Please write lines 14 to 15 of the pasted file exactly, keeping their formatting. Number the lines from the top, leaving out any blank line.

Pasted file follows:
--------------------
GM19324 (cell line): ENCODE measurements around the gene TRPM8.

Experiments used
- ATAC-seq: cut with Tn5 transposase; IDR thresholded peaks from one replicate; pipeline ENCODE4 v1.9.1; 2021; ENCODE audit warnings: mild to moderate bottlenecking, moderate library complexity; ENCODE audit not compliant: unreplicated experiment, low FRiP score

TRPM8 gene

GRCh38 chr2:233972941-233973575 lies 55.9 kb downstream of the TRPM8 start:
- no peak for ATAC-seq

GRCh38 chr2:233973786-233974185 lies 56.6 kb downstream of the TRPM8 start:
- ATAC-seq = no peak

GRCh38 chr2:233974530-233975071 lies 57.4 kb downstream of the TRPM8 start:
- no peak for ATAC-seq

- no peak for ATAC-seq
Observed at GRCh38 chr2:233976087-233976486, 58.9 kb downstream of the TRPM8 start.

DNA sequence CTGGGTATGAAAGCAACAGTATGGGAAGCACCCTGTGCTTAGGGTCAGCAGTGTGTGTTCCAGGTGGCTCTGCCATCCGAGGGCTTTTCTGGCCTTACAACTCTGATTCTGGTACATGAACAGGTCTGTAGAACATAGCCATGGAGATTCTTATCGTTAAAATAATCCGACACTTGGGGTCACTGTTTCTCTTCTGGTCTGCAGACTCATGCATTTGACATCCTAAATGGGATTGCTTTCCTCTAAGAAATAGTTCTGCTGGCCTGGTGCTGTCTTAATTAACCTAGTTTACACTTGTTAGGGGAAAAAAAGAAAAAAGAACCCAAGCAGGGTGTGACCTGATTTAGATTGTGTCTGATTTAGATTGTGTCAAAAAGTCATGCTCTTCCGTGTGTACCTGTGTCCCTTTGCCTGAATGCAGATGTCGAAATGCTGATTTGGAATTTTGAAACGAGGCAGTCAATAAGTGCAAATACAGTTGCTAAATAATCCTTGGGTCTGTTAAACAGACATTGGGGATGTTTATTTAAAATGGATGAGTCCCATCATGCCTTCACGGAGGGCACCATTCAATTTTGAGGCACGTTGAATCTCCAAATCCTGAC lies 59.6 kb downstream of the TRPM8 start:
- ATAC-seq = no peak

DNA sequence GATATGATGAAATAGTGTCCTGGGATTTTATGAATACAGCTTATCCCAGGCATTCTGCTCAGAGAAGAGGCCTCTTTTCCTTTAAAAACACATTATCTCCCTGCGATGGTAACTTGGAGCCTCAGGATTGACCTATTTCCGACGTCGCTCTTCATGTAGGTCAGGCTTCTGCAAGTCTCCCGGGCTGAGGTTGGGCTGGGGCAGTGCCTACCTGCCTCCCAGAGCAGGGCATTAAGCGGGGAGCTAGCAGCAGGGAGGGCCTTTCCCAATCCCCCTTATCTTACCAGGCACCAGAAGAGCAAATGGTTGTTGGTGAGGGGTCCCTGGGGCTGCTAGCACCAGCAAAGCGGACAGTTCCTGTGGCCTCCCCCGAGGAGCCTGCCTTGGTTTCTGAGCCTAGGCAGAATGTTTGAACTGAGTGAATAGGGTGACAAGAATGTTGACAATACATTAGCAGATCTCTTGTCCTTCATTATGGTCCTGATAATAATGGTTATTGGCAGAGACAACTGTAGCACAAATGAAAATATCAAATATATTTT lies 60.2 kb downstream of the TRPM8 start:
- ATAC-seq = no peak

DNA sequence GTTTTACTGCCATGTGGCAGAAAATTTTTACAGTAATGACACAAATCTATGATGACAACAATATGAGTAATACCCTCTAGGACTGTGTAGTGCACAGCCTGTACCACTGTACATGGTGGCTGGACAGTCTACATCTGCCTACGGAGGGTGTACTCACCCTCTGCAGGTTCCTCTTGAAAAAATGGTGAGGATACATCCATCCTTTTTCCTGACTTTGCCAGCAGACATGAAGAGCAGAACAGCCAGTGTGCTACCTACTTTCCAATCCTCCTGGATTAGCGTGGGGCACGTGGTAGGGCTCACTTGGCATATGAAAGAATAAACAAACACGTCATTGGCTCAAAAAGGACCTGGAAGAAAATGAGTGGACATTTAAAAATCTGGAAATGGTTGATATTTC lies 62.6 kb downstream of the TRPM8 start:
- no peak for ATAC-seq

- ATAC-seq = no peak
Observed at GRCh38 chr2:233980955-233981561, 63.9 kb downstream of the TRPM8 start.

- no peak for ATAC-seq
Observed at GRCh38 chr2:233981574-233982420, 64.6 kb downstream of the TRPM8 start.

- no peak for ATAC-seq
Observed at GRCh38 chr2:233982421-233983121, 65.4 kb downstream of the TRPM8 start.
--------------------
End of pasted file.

- ATAC-seq = no peak

DNA sequence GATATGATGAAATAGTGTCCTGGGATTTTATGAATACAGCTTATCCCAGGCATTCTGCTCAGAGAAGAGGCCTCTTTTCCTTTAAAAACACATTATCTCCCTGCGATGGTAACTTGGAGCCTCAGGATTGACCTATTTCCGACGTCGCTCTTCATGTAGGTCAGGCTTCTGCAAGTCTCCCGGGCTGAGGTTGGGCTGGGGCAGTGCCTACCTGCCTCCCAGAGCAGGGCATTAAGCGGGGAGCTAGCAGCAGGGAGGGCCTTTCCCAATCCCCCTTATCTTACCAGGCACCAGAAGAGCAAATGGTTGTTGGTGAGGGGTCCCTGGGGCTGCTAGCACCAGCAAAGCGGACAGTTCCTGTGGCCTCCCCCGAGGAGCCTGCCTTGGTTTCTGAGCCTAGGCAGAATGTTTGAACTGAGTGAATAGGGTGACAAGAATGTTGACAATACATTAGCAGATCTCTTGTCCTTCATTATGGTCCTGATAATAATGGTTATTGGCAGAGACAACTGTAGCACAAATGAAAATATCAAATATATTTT lies 60.2 kb downstream of the TRPM8 start: